Okay, let’s put aside the fact that war doesn’t really make much sense in real life. We’re talking about games, here. This is a gaming blog.
I’m not a historian by any means, but I don’t think I need to be one to tell that something’s a bit off when one of the CPU-controlled players, with whom I’ve had very little contact, declares war on me even though I’m not controlling an important resource, blocking some strategic position, or otherwise being much of a threat. Potentially, I could turn this into a long rant on why AI in 4X games can be so lacking, but I don’t think that’s the actual problem, here.
Let’s consider something for a minute. What are some real-world, historical causes for war? Most 4X games position every player as a tyrant whose only purpose is to take over the entire gameworld. And while uppity tyrants certainly are a cause for wars in the real world, there are other, more interesting reasons for conflicts to break out. Let’s consider some of them.
1. You have one country. This country is made up of two different societies that see themselves as having irreconcilable differences.
a. One society is a clear oppressor class and the other is the oppressed, and so the oppressed class is trying to break away in order to seek freedom from religious, political, or other forms of persecution. Or, the oppressor class is seeking to remove the oppressed from their percieved homeland.
b. Both groups are on fairly equal footing, and are both trying to lay claim to being the true successor to their shared homeland.
c. There are actually multiple societies, and instead of the typical conquering pattern you generally see in 4X games, a Balkanization pattern occurs instead.
e. Variant on the oppressor class idea: Both societies were living in harmony until the more dominant society attempted to enforce their culture on the weaker societies. This might include language or religion, both of which are historically important causes for war.
2. You have two countries.
a. They are fighting over a resource they both need.
b. They are fighting because of irreconcilable cultural differences.
c. You have a country with two societies. One is oppressed. Another country gets involved to help liberate the oppressed.
d. Both countries team up to fend off some third, tyrannical country.
e. One country attempts to punish another country in a military manner for some other crime committed.
f. Sort of the reverse of 1.b, two different countries both feel they have a legitimate claim as the true successor of their associated culture, religion, or whatever else.
g. The Pope tells one of the countries to go to war against the other.
This is just a small list I came up with off the top of my head. There are dozens more historically accurate and logical reasons why two countries would go to war that could be used in a 4X strategy game.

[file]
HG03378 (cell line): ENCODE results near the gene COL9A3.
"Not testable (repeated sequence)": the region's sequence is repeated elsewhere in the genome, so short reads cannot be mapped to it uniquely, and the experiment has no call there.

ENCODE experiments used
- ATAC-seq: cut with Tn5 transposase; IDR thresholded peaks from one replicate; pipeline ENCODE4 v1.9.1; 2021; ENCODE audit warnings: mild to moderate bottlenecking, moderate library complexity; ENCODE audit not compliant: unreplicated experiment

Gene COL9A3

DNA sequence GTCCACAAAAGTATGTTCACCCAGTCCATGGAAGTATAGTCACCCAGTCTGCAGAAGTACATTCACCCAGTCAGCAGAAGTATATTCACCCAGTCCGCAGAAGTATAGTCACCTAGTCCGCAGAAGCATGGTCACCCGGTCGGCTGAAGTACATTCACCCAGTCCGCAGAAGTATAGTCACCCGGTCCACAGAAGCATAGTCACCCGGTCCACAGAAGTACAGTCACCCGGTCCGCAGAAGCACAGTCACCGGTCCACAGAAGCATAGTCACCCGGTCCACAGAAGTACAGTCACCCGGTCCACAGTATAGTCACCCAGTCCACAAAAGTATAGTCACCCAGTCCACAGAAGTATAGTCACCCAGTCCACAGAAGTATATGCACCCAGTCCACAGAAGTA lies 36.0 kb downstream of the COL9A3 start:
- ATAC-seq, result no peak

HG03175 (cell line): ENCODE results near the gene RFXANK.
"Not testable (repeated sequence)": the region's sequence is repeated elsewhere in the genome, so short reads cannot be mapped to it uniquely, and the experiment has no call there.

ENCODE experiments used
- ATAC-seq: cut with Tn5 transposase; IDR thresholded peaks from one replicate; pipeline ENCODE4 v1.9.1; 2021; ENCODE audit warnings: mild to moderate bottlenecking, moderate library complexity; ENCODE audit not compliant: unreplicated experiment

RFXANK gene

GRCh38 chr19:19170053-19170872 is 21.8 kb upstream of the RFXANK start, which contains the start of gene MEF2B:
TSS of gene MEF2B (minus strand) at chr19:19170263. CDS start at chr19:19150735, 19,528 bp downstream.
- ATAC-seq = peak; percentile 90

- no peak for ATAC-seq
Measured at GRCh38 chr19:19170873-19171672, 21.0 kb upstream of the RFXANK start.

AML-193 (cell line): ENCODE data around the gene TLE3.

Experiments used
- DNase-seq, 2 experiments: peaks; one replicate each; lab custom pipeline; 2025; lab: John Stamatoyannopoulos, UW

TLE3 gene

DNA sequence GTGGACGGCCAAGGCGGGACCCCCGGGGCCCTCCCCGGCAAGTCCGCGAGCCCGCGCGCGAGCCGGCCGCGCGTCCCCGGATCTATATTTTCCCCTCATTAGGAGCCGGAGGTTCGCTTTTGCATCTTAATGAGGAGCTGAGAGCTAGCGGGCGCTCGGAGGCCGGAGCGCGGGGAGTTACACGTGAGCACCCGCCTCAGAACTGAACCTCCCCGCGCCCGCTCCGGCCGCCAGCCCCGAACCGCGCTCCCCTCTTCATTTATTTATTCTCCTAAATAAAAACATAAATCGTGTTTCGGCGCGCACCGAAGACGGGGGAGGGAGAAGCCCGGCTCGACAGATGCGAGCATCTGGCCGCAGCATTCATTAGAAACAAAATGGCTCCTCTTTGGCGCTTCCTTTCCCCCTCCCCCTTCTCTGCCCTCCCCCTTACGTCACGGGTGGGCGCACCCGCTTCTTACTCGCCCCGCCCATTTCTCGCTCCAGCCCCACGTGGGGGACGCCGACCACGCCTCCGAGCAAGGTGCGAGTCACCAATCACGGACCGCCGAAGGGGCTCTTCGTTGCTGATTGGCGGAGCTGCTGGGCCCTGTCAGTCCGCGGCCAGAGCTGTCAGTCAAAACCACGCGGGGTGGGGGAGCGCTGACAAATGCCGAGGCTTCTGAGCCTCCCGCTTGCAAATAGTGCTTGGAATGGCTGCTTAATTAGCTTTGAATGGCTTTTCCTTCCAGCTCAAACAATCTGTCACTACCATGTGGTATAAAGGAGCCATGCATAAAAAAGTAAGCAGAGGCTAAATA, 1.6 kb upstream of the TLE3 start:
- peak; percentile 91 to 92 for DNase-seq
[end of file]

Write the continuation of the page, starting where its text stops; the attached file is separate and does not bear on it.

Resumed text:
I think the bigger problem here, though, is that it’s impossible for most of the more interesting scenarios to come up just because of what I feel are relatively arbitrary limits placed on the genre. Let’s take Civilization 4 as an example. Civ 4 does factor in religion as something that can create friction or unity between two countries, and given that resources now how much more visible and important effects, controlling these resources can also lead to interesting scenarios to develop. To an extent, it even models culture’s role, mostly in terms of how the allegiance of any given city is affected by who conquered them and how close they are to other cultures. However, even with the max number of players in a game, there are still only 18 different nations. In the grand scheme of thing, that’s not a lot, and most 4X games only let you have half that number. I mean, to date, Yugoslavia has broken up into something like seven countries, counting Kosovo. Maybe this is just part of my misguided desire for 4X strategy games to edge more into geopolitical simulator territory, but with such a small number of different countries present in the game, it’s hard to get any interesting interplay going on between the two of them.
And that takes me to the biggest problem I have with war in 4X games. True to the genre’s name, it is primarily carried out for the purpose of exterminating your enemies, and everyone is, ultimately, your enemy. Combat’s very much a zero-sum game–you’re either going to take your opponent over, or you’re going to lose and they’ll probably take you over in this weakened state. Fighting in 4X games could be used to achieve other ends than just winning the game (and at that, I do think an emphasis on world domination as the victory condition really could be given a rest), but it rarely is, and more importantly, playing peaceful is also rarely a viable option.
Actually, I really am positive that demanding more logical reasons and applications for war in a 4X strategy game really is a bit misguided. It’d be interesting, at least.